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Abstract

Improved treatment for major depressive disorder (MDD) remains elusive because of the limited understanding of its underlying biological mechanisms. It is likely that stress-induced maladaptive transcriptional regulation in limbic neural circuits contributes to the development of MDD, possibly through epigenetic factors that regulate chromatin structure. We establish that persistent upregulation of the ACF (ATP-utilizing chromatin assembly and remodeling factor) ATP-dependent chromatin-remodeling complex, occurring in the nucleus accumbens of stress-susceptible mice and depressed humans, is necessary for stress-induced depressive-like behaviors. We found that altered ACF binding after chronic stress was correlated with altered nucleosome positioning, particularly around the transcription start sites of affected genes. These alterations in ACF binding and nucleosome positioning were associated with repressed expression of genes implicated in susceptibility to stress. Together, our findings identify the ACF chromatin-remodeling complex as a critical component in the development of susceptibility to depression and in regulating stress-related behaviors.

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Acknowledgements

We thank the patients and their families for their contribution to the brain banks. This work was supported by the National Institute of Mental Health (grants P50 MH096890 and R01 MH51399) and the Hope for Depression Research Foundation. S.A. and P.V.-W. are funded by the Biotechnology and Biological Sciences Research Council (BBSRC).

Author information

Author notes

    • Diane M Damez-Werno
    • , Kimberly N Scobie
    •  & Ning-Yi Shao

    These authors contributed equally to this work.

Affiliations

  1. Fishberg Department of Neuroscience, Icahn School of Medicine at Mount Sinai, New York, New York, USA.

    • HaoSheng Sun
    • , Diane M Damez-Werno
    • , Kimberly N Scobie
    • , Ning-Yi Shao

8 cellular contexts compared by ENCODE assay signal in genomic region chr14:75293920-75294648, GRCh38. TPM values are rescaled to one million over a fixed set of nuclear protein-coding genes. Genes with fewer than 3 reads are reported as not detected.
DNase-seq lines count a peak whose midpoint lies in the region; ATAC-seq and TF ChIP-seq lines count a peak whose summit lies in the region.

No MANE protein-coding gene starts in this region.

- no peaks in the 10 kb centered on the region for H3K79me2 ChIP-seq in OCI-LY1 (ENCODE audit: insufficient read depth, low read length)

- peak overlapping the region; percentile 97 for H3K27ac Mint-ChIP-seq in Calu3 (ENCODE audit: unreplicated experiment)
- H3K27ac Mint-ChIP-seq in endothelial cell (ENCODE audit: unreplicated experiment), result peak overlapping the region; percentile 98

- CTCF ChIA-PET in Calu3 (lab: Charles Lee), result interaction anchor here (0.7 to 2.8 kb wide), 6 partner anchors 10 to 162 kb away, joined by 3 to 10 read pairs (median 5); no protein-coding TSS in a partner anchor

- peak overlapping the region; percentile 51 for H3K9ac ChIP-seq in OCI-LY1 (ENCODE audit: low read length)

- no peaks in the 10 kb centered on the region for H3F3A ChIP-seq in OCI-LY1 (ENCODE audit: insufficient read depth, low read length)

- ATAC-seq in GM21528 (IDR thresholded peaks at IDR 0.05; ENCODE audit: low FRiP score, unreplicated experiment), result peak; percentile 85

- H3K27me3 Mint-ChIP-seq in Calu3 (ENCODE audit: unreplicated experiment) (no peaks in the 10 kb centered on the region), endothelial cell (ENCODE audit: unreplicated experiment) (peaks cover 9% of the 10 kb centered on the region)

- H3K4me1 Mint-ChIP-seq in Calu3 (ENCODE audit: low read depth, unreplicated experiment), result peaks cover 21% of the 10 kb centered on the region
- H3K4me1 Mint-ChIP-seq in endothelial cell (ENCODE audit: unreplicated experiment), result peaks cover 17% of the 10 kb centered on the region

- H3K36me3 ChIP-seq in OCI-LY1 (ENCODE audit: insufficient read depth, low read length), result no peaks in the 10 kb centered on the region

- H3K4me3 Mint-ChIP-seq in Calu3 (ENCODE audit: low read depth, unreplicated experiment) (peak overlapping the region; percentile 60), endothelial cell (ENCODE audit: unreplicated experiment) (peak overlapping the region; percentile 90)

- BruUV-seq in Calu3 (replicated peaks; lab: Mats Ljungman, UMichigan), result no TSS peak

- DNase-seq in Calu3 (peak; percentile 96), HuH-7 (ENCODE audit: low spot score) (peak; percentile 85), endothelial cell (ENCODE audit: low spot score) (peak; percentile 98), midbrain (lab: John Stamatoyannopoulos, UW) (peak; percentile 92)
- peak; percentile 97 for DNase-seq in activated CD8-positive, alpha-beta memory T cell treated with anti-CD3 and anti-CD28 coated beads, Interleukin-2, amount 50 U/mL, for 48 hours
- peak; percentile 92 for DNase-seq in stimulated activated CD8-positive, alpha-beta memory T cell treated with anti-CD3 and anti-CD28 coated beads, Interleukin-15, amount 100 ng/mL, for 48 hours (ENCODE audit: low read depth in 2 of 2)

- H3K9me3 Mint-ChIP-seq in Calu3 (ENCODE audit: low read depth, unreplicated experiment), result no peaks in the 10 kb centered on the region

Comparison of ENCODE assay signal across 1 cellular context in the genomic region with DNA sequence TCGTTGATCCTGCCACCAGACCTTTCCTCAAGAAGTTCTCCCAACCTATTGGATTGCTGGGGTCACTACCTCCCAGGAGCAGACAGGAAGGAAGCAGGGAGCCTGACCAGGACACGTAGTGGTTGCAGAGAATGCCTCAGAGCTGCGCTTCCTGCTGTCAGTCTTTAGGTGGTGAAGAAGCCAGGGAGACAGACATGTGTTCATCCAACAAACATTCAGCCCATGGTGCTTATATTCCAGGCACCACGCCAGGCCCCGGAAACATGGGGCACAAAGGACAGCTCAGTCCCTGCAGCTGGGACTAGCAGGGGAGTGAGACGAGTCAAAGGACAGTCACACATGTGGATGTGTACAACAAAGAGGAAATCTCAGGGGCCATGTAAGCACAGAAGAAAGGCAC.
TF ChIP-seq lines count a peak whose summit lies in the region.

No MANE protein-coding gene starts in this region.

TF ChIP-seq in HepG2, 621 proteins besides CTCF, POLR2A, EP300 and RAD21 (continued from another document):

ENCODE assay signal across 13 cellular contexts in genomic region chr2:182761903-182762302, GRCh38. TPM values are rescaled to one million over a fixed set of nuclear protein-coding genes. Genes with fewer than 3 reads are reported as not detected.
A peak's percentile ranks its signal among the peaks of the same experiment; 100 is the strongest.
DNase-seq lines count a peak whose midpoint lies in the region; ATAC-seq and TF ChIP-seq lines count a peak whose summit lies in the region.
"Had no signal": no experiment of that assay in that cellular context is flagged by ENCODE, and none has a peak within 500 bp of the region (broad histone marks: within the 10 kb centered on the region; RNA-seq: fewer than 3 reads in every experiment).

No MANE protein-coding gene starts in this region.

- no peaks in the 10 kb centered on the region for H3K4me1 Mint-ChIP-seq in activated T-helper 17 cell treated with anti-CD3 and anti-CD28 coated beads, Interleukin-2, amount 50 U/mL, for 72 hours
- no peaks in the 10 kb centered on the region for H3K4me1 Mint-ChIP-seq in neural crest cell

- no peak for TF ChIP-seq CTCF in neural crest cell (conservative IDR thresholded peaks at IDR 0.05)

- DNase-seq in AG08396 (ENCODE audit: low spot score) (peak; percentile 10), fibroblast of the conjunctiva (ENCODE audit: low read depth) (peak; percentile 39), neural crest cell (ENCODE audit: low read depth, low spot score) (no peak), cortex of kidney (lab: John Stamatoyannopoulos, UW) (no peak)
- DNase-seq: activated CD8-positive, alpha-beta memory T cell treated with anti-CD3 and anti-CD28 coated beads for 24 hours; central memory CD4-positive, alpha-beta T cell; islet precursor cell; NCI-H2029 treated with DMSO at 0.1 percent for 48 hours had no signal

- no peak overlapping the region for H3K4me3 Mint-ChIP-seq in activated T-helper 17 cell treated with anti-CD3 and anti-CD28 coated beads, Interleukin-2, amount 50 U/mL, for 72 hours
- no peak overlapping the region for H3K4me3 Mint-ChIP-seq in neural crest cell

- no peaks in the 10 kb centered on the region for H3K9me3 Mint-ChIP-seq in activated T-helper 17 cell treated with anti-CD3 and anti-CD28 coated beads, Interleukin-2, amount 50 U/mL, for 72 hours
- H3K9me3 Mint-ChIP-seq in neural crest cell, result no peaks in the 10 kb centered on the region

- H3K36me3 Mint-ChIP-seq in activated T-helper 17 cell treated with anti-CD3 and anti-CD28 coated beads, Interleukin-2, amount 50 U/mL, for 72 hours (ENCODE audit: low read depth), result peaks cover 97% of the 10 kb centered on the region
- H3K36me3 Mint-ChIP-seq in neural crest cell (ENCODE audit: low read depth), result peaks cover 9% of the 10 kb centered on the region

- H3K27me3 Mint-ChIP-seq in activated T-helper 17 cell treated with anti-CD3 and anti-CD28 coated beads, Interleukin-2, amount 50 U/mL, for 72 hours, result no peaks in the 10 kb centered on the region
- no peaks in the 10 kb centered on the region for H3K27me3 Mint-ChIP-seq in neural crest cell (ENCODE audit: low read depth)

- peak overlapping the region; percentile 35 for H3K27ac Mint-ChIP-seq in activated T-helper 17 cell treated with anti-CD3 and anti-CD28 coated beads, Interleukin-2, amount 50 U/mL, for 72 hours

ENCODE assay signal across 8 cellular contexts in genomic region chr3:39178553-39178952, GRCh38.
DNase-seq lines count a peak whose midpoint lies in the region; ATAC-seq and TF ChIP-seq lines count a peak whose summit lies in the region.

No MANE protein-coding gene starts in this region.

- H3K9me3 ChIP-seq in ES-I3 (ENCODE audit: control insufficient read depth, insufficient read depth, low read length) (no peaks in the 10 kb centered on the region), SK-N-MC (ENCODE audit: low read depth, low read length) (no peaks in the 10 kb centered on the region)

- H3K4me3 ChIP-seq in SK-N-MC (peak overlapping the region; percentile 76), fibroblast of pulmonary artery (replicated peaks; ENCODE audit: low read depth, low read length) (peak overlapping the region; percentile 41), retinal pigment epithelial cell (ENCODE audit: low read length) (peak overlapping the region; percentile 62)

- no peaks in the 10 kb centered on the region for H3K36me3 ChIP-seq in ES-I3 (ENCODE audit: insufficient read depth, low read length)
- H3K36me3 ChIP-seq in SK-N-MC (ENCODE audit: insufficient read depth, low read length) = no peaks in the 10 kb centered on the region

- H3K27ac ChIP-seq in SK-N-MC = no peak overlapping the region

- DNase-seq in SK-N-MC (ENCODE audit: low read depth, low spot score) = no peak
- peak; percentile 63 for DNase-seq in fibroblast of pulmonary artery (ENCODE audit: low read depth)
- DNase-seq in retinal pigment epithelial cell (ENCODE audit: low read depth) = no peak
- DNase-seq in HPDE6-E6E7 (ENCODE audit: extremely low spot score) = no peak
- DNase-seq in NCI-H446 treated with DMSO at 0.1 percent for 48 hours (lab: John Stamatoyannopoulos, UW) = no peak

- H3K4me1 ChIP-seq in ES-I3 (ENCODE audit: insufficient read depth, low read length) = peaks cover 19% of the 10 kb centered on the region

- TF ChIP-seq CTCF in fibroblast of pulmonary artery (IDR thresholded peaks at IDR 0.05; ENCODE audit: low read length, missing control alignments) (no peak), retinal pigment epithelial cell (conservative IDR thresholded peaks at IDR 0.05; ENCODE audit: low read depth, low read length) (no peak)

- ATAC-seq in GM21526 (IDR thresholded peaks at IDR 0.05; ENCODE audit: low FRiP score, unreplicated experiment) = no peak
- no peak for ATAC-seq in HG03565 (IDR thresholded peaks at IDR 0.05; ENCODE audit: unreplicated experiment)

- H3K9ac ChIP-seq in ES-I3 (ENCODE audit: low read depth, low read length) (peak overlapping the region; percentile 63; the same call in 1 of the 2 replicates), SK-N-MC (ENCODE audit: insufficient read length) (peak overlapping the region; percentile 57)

• , Caroline Dias
    • , Jacqui Rabkin
    • , Ja Wook Koo
    • , Rosemary C Bagot
    • , Francisca H Ahn
    • , Michael E Cahill
    • , Benoit Labonté
    • , Ezekiell Mouzon
    • , Elizabeth A Heller
    • , Hannah Cates
    • , Sam A Golden
    • , Scott J Russo
    • , Ian Maze
    • , Li Shen
    •  & Eric J Nestler
  2. Friedman Brain Institute, Icahn School of Medicine at Mount Sinai, New York, New York, USA.

    • HaoSheng Sun
    • , Diane M Damez-Werno
    • , Kimberly N Scobie
    • , Ning-Yi Shao
    • , Caroline Dias
    • , Jacqui Rabkin
    • , Ja Wook Koo
    • , Rosemary C Bagot
    • , Francisca H Ahn
    • , Michael E Cahill
    • , Benoit Labonté
    • , Ezekiell Mouzon
    • , Elizabeth A Heller
    • , Hannah Cates
    • , Sam A Golden
    • , Scott J Russo
    • , Ian Maze
    • , Li Shen
    •  & Eric J Nestler
  3. Laboratory of Chromatin Biology and Epigenetics, The Rockefeller University, New York, New York, USA.

    • Erica Korb
    • , Ian Maze
    •  & C David Allis
  4. Department of Psychiatry, The University of Texas Southwestern Medical Center, Dallas, Texas, USA.

    • Kelly Gleason
    •  & Carol Tamminga
  5. The Babraham Institute, Cambridge, UK.

    • Simon Andrews
    •  & Patrick Varga-Weisz
  6. Department of Brain and Cognitive Sciences, Massachusetts Institute of Technology, Cambridge, Massachusetts, USA.

    • Rachael Neve
  7. Department of Psychology, University of California Los Angeles, Los Angeles, California, USA.

    • Pamela J Kennedy
  8. Department of Pharmacology and System Therapeutics, Icahn School of Medicine at Mount Sinai, New York, New York, USA.

    • Ian Maze
  9. Department of Pharmacology and Toxicology, University at Buffalo, Buffalo, New York, USA.

    • David M Dietz
  10. Institute on Addictions, University at Buffalo, Buffalo, New York, USA.

    • David M Dietz
  11. Department of Psychiatry, McGill University, Montreal, Québec, Canada.

    • Gustavo Turecki

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Contributions

H.S. and E.J.N. conceived the study and wrote the manuscript. H.S. performed most experiments with the help of D.M.D.-W., K.N.S., C.D., J.R., J.W.K., E.K., R.C.B., F.H.A., M.E.C., B.L., E.M., E.A.H., H.C., S.A.G., S.J.R., P.J.K., I.M. and D.M.D. N.-Y.S., S.A., P.V.-W. and L.S. conducted bioinformatics analysis. K.G., G.T. and C.T. provided post-mortem human brain samples. R.N. provided the HSV overexpression vectors. C.D.A. and P.V.-W. provided plasmid and antibody reagents.

Competing interests

The authors declare no competing financial interests.

Corresponding author

Correspondence to Eric J Nestler.

Supplementary information

PDF files

  1. 1.

    Supplementary Text and Figures

    Supplementary Discussion, Supplementary Figures 1–7, Supplementary Tables 1–3 and 7, Supplementary Notes and Supplementary References

Excel files

  1. 1.

    Supplementary Table 4

    ACF complex–enriched loci in Nac

  2. 2.

    Supplementary Table 5

    Occupancy and shift events after CSDS

  3. 3.

    Supplementary Table 6

    List of randomly generated genes that do not have ACF-complex enrichment in susceptible animals

About this article

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DOI

https://doi.org/10.1038/nm.3939

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